First, let me say that we will continue providing at-home worship resources in the Chatter and online worship services alongside the drive-in option. We are working on a way to provide the same worship service simultaneously, both live online and to the parking lot. There are many reasons why the at-home options might be more appropriate for your situation, and nobody will think any less of you for choosing them.

Second, you might be wondering why we chose the drive-in format. Here’s a chart that might help you understand our reasoning:

Worship while sitting in your car Worship in sanctuary (with safety provisions in place)
You can sing along to your heart’s content and join in the prayers No singing or communal speaking (these are two activities that turn church services into “super-spreader events”)
You can open your windows, maybe occasionally turning on the AC No fans or AC should be on, as they spread particles through the room
No need to wear masks Masks required (there are places in the sanctuary where it would be difficult to stay six feet apart)
Bring your own travel mug of coffee No coffee or snacks between services
Social distancing built right in No hugs or handshakes
Greater capacity Limited number of people allowed in the building
No health or age restrictions on who can come People in one or more of the high-risk categories should not attend

A few other considerations for worship in this way:

  • In order to minimize transmission through conversation and restroom use, the building will not be open on these Sundays. If you need to use the restroom, you may well need to start your car and drive home (and nobody will judge you!). If you need easy access to the bathrooms or have other health concerns, perhaps one of the at-home options would work best for you at this time.

  • Please do not get out of your cars. I cannot say it enough! We have been cleared to begin drive-in worship, but the minute you start getting out of your cars to congregate, we are classified as a different type of gathering that is more risky.

  • We will create a plan to mark off certain parking spots to ensure social distancing between cars (so you can safely roll your windows down). Please follow the markers!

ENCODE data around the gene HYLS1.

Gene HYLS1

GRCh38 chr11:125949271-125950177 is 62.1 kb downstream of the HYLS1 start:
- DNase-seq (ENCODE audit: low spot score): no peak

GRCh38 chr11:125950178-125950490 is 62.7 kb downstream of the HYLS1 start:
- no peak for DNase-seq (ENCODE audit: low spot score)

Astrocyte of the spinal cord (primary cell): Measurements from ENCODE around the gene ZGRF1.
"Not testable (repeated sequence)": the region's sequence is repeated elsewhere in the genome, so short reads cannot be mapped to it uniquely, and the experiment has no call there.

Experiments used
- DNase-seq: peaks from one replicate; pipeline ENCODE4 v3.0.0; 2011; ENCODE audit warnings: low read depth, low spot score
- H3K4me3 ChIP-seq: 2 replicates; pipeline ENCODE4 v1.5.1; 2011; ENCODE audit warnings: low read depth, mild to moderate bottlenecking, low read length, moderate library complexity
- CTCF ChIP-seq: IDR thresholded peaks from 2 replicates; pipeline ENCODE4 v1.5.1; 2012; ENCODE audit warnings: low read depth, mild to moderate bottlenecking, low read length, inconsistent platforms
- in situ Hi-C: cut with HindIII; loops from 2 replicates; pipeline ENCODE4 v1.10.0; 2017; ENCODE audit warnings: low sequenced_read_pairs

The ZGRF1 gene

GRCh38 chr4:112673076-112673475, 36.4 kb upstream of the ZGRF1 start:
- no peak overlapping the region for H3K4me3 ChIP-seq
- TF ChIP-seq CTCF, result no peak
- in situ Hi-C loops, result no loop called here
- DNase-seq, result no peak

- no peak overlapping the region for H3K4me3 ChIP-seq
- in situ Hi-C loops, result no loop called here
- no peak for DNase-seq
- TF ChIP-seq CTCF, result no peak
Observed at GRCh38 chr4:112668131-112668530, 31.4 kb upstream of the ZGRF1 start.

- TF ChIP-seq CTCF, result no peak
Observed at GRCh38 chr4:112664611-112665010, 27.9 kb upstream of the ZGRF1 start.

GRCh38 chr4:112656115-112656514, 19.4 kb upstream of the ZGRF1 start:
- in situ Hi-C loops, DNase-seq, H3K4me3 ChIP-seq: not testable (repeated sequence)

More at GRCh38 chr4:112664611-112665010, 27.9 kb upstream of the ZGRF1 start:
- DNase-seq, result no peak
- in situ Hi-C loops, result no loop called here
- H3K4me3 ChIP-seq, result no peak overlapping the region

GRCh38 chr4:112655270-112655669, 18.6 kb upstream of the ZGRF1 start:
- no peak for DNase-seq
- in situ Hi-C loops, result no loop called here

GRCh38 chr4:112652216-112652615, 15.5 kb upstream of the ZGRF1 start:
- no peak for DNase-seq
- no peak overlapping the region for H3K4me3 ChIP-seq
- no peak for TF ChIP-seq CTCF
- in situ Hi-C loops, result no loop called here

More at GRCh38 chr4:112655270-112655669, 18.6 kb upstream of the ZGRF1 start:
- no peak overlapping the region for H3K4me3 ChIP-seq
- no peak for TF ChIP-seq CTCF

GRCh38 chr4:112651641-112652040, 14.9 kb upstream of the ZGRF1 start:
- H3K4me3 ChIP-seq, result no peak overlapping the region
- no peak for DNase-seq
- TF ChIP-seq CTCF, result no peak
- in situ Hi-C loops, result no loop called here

I share this not to be a wet blanket, but to help you understand what has brought us to this choice. We certainly do plan to be back in the building at some point, but Council as well as Worship and Music plan to focus on drive-in worship for the time being.

As we prepare and wrap our brains around this idea, I also want to say one very specific thing. There may be times in the coming months, as we gradually begin to gather more often, when I am not as present with you as I once was. For example, I might not drop in on group meetings. If you reach out, I might suggest that we meet by video chat, or talk on the phone instead of meeting in person. Please do not take this as a sign that I don’t want to be with you. I love you all too much to put you at risk.

Think of it this way—if I am meeting with numerous people, then I am exposing each person not only to my germs, but to the germs of all the previous people I have met with. Scientists have told us repeatedly that it is common to have the virus and still spread it, even with no symptoms. The last thing I want is to become Typhoid Mary (Covid Katie?) to you all. I am more than happy to talk by phone, text, email, video chat, you get the idea. I am starting to do a few carefully socially distanced visits (with masks) for seriously ill parishioners, but I will be spacing those out and doing them only when other methods of connecting do not work.

Let me close by reminding you of the values I articulated in last month’s Chatter:

  • Through Christ, God’s love, grace and forgiveness is present with each and every believer in ordinary, everyday things.

  • Because Jesus loved and died for every single person, no one should be forgotten or left behind. People are more important than money or resources.

  • We are the hands and feet of Christ no matter where we are.

  • You are a part of a strong and amazing group of people who will rise to the challenge.

Thank you for your understanding and your partnership in the Gospel. Again, may the Holy Spirit fill your hearts with peace for today and hope for tomorrow as we move forward together.

Together in Christ,
Pastor Katie